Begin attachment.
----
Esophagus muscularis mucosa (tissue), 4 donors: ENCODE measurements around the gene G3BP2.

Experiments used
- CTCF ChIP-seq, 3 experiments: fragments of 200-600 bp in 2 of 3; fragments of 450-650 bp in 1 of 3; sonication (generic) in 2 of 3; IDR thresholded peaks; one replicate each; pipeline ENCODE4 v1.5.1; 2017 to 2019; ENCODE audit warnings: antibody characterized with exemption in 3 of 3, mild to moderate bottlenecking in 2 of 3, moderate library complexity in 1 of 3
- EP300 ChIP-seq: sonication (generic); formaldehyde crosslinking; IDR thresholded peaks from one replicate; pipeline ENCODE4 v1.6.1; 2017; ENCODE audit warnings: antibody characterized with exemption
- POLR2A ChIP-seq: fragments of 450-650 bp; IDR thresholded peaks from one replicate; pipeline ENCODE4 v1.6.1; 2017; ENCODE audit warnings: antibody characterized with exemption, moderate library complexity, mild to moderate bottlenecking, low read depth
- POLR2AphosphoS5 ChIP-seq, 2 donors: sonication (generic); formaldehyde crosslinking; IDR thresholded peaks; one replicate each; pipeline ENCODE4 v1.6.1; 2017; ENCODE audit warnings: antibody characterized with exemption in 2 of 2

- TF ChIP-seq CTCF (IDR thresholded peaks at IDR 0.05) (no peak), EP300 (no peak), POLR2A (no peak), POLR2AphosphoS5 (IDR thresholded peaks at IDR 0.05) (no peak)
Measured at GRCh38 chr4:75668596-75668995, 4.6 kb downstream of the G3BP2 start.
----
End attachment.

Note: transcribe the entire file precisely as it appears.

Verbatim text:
Esophagus muscularis mucosa (tissue), 4 donors: ENCODE measurements around the gene G3BP2.

Experiments used
- CTCF ChIP-seq, 3 experiments: fragments of 200-600 bp in 2 of 3; fragments of 450-650 bp in 1 of 3; sonication (generic) in 2 of 3; IDR thresholded peaks; one replicate each; pipeline ENCODE4 v1.5.1; 2017 to 2019; ENCODE audit warnings: antibody characterized with exemption in 3 of 3, mild to moderate bottlenecking in 2 of 3, moderate library complexity in 1 of 3
- EP300 ChIP-seq: sonication (generic); formaldehyde crosslinking; IDR thresholded peaks from one replicate; pipeline ENCODE4 v1.6.1; 2017; ENCODE audit warnings: antibody characterized with exemption
- POLR2A ChIP-seq: fragments of 450-650 bp; IDR thresholded peaks from one replicate; pipeline ENCODE4 v1.6.1; 2017; ENCODE audit warnings: antibody characterized with exemption, moderate library complexity, mild to moderate bottlenecking, low read depth
- POLR2AphosphoS5 ChIP-seq, 2 donors: sonication (generic); formaldehyde crosslinking; IDR thresholded peaks; one replicate each; pipeline ENCODE4 v1.6.1; 2017; ENCODE audit warnings: antibody characterized with exemption in 2 of 2

- TF ChIP-seq CTCF (IDR thresholded peaks at IDR 0.05) (no peak), EP300 (no peak), POLR2A (no peak), POLR2AphosphoS5 (IDR thresholded peaks at IDR 0.05) (no peak)
Measured at GRCh38 chr4:75668596-75668995, 4.6 kb downstream of the G3BP2 start.